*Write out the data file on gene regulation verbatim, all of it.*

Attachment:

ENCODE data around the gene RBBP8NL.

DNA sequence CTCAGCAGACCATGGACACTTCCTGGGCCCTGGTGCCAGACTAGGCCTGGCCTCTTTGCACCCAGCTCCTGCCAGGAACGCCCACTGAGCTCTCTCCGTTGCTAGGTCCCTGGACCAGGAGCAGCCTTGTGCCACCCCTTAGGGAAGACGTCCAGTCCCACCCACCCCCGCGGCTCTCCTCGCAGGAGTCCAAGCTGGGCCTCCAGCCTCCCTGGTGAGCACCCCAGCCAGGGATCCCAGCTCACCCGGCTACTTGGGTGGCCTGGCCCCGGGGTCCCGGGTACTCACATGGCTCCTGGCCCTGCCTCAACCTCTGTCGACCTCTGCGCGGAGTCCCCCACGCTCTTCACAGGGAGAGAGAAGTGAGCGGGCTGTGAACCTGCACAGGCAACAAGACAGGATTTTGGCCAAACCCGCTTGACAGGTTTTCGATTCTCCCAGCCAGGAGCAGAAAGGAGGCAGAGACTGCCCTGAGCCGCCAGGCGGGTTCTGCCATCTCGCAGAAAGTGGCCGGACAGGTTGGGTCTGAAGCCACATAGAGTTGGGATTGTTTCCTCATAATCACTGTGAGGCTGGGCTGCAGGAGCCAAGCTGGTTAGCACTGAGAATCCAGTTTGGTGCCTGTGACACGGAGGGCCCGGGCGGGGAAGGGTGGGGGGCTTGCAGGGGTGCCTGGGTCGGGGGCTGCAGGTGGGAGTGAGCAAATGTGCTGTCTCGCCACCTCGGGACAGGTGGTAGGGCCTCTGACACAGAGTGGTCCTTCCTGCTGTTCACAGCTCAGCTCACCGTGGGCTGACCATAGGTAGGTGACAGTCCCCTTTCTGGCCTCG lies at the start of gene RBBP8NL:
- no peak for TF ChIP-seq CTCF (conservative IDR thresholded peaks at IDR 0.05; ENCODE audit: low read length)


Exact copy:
ENCODE data around the gene RBBP8NL.

DNA sequence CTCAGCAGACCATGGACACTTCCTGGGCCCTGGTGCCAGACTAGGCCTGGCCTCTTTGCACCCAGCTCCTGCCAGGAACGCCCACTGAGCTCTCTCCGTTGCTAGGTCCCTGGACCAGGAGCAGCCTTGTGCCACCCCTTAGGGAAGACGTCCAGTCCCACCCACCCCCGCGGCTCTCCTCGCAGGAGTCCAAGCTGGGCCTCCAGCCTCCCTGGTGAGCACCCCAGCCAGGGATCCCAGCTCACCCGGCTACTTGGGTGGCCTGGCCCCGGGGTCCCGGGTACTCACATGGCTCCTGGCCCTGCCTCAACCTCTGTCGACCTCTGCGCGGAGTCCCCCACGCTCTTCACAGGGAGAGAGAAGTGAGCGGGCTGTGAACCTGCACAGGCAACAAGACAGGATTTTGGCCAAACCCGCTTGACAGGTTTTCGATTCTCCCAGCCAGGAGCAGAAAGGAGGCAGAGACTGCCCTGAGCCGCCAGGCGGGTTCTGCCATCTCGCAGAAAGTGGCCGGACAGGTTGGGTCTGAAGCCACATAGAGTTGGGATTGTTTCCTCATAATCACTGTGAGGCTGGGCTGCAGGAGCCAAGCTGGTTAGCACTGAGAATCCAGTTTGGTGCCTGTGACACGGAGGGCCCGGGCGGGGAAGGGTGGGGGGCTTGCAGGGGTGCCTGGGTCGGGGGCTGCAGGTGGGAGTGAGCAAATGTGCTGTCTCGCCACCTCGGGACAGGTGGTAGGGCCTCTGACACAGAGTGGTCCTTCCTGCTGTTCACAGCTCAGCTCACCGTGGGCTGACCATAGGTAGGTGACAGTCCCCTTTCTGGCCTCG lies at the start of gene RBBP8NL:
- no peak for TF ChIP-seq CTCF (conservative IDR thresholded peaks at IDR 0.05; ENCODE audit: low read length)